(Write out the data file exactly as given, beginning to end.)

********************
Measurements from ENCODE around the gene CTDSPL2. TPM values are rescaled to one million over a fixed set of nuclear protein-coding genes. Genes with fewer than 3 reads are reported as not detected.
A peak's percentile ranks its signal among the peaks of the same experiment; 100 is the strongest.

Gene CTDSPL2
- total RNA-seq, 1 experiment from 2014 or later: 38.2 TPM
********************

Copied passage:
Measurements from ENCODE around the gene CTDSPL2. TPM values are rescaled to one million over a fixed set of nuclear protein-coding genes. Genes with fewer than 3 reads are reported as not detected.
A peak's percentile ranks its signal among the peaks of the same experiment; 100 is the strongest.

Gene CTDSPL2
- total RNA-seq, 1 experiment from 2014 or later: 38.2 TPM